Recent news from the World Apple and Pear Association (WAPA) show a 19% projected decline in pear production in the European Union (E.U.), making this year’s crop potentially the lowest in a decade. Closer to home, the Pacific Northwest pear crop is projected to see an 11% decrease. Factoring in California’s lower crop expectations and the U.S. fresh pear production may see a 15% decline compared to last season. This world supply scenario is good news for pear growers in the Northwest.
While the Northwest production is only 2% lower than the five-year average, when you include California’s lower crop, the U.S. fresh pear production is expected to be 3% below the five-year average. However, the lower crops in Europe are what make the production picture more interesting.
Not only are our largest E.U. export markets expecting decreases, such as Sweden down by 55%, and Germany and the UK both down by 14%; countries that compete with us on the export front are also down, opening up opportunities. For example, Italy, the Netherlands and Belgium are down 24%, 11% and 26% respectively. These three markets are heavy competitors to one of our fastest growing export markets—Russia. In addition, the Portuguese crop is down 40%, which is important as they compete heavily with USA Pears shipped to Brazil, another one of our top-five export markets.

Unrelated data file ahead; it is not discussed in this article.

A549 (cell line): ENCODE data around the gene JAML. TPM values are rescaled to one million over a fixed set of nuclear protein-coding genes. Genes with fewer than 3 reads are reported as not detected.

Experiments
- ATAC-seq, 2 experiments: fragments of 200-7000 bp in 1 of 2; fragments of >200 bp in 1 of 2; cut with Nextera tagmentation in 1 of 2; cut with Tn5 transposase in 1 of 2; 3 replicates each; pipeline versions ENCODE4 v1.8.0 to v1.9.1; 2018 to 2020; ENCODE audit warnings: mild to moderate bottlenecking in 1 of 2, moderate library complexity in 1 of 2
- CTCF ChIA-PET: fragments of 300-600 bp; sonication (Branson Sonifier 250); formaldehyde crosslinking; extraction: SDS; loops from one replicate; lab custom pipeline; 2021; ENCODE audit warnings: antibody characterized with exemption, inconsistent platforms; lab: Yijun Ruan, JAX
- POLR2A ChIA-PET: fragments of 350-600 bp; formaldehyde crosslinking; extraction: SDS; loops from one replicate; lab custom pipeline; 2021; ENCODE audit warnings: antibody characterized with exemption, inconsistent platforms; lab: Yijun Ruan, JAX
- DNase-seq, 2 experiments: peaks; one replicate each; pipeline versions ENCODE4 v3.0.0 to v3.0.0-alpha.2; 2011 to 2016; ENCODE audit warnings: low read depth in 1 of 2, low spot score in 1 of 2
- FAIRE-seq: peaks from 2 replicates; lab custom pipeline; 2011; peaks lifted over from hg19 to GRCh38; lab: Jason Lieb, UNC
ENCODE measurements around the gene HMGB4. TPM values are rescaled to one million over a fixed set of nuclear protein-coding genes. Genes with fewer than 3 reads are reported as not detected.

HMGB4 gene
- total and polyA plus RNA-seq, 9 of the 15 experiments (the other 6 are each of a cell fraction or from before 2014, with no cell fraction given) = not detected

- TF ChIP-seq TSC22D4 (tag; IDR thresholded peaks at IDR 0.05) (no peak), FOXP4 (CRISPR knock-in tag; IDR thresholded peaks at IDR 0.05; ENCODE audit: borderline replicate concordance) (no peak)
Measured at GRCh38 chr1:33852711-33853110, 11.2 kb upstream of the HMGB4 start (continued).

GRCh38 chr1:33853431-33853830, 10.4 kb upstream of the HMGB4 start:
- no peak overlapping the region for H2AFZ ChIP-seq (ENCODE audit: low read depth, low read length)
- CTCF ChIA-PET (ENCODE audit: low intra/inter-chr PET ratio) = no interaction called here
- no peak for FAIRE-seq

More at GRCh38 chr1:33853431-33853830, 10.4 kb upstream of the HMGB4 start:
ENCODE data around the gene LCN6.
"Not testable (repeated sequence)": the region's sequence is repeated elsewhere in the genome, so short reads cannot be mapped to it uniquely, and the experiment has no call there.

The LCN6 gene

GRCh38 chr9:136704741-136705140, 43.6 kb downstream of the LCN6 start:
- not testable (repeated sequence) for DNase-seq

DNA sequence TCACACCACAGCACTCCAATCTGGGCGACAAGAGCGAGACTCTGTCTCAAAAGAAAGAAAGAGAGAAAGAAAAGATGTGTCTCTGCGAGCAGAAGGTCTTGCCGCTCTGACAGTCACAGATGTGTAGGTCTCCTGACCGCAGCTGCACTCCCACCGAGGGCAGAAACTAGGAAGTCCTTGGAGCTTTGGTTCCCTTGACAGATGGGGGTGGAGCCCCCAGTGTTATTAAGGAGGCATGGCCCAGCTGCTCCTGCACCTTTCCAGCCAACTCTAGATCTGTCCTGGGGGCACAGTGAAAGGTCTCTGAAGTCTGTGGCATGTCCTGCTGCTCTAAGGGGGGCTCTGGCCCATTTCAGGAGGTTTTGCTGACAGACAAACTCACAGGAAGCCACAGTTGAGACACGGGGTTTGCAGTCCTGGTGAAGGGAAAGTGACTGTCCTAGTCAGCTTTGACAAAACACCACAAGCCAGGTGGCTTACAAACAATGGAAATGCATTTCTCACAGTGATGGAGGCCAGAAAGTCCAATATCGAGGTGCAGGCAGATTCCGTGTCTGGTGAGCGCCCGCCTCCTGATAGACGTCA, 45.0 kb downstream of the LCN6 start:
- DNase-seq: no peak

The Pear Bureau will be taking the opportunity with this year’s lower world supply to be aggressive in our traditional export markets where we compete with the E.U. as well as tapping into emerging markets in eastern Russia, the Middle East, and even North Africa. While the world continues to be mired in recession, there are some bright spots in some of the world economies as well as in the United States and we have excellent promotion strategies lined up worldwide to help marshal a good season for our pear growers.
All pears all the time, Kevin